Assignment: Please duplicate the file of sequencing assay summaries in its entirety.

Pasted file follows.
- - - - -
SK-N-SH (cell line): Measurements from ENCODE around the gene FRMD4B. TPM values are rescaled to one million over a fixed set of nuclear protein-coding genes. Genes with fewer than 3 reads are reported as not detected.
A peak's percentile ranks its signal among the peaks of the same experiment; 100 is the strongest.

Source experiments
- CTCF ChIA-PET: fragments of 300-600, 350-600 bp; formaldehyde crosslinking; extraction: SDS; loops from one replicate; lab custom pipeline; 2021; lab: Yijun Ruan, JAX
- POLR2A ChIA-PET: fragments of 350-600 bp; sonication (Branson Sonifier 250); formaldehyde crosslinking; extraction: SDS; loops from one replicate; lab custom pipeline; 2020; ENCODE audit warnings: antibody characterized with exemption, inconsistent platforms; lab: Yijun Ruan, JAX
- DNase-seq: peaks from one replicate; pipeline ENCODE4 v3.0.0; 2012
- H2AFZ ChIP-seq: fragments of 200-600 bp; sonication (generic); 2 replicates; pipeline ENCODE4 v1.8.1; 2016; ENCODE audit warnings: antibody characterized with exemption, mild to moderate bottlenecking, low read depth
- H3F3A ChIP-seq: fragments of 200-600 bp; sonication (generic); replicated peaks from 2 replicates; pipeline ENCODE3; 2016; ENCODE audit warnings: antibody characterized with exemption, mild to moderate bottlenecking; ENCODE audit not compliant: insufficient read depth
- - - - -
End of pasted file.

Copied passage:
SK-N-SH (cell line): Measurements from ENCODE around the gene FRMD4B. TPM values are rescaled to one million over a fixed set of nuclear protein-coding genes. Genes with fewer than 3 reads are reported as not detected.
A peak's percentile ranks its signal among the peaks of the same experiment; 100 is the strongest.

Source experiments
- CTCF ChIA-PET: fragments of 300-600, 350-600 bp; formaldehyde crosslinking; extraction: SDS; loops from one replicate; lab custom pipeline; 2021; lab: Yijun Ruan, JAX
- POLR2A ChIA-PET: fragments of 350-600 bp; sonication (Branson Sonifier 250); formaldehyde crosslinking; extraction: SDS; loops from one replicate; lab custom pipeline; 2020; ENCODE audit warnings: antibody characterized with exemption, inconsistent platforms; lab: Yijun Ruan, JAX
- DNase-seq: peaks from one replicate; pipeline ENCODE4 v3.0.0; 2012
- H2AFZ ChIP-seq: fragments of 200-600 bp; sonication (generic); 2 replicates; pipeline ENCODE4 v1.8.1; 2016; ENCODE audit warnings: antibody characterized with exemption, mild to moderate bottlenecking, low read depth
- H3F3A ChIP-seq: fragments of 200-600 bp; sonication (generic); replicated peaks from 2 replicates; pipeline ENCODE3; 2016; ENCODE audit warnings: antibody characterized with exemption, mild to moderate bottlenecking; ENCODE audit not compliant: insufficient read depth